Writing the Story that Wants to be Written

One of the things I enjoy the most about being self published is the lack of pressure.  Any deadlines that I have looming before me are completely self-imposed.  The only reason to conform to current popular book genre trends is to make money.  So the genre that you write is, again, self-imposed.

This really gives one the freedom to write that story that wants to be written.  The sole reason why I did not want to study literature in college was that I hate being forced to write about topics that do not interest me at the time.

Non-fiction I can somewhat handle.  Even if the topic is dry, there is some enjoyment is learning new facts during the research process.  But it still didn't completely dull the throbbing headache as I stared at my computer screen late at night trying to find some way to turn my six page essay into a ten page one.

I could only imagine how fiction would have been worse.  Being forced to come up with characters, plots and twists for subjects that you can't abide.  And all due tomorrow!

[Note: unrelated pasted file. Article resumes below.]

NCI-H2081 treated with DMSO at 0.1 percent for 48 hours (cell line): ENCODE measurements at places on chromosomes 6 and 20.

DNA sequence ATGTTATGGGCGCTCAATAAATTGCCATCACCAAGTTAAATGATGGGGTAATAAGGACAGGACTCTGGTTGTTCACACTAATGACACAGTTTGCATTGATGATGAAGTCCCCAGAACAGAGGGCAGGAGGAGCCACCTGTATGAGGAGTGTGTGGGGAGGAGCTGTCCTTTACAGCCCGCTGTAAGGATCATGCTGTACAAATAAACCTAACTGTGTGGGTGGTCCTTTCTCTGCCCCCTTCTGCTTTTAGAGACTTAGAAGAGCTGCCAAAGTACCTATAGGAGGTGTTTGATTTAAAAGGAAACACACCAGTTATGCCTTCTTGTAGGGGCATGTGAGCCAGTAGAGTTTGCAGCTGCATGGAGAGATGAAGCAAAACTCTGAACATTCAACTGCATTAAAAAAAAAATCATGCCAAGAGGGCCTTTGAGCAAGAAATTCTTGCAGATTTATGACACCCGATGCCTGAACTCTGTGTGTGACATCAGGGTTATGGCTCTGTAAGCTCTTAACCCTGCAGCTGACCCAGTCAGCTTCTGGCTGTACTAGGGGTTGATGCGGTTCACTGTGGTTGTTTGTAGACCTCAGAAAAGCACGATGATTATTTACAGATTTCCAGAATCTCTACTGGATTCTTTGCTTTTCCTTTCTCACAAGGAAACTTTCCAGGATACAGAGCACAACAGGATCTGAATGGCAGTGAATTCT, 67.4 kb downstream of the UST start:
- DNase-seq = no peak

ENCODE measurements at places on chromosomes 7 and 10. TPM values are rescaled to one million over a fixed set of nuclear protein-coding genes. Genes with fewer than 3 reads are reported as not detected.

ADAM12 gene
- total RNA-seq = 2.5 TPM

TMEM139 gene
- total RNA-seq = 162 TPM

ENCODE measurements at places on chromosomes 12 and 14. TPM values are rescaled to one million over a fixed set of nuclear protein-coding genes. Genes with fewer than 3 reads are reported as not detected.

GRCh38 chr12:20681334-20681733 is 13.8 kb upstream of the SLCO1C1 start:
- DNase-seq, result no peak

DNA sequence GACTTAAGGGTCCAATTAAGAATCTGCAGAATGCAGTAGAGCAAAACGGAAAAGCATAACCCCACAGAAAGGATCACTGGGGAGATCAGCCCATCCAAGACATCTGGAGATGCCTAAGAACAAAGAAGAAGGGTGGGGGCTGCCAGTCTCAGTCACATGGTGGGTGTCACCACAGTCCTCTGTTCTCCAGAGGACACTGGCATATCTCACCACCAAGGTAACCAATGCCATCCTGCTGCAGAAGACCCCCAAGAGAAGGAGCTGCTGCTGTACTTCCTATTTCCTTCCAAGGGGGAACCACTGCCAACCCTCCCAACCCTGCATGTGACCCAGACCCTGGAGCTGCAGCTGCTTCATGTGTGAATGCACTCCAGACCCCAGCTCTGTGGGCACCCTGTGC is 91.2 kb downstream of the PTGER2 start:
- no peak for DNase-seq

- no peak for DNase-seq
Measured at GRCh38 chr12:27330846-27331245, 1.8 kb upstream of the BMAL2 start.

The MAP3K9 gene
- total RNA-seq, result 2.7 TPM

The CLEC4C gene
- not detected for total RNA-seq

I think true creative writing is a process and not one that can be forced.  Ideas have to sit for awhile and ferment in your head.  My policy is that if you pull the idea out and and it doesn't flow easily from the get-go, it has to go back and ferment some more.  Every time I've tried to "force" a story, I regret it and end up deleting most of what I wrote.

E-book publishing is a fast business and there is a pressure that we tend to put on ourselves to produce works quickly in an effort to keep up with the competition.  But don't cave in!  Short stories get enough guff as it is.  Make every effort to have each story be your best work.


Popular posts from this blog

Review of "Room for Rent," a short story by David Toth

One Hundred Eyes

Review of "The Truth about Rebecca," a short story by E.M. Youman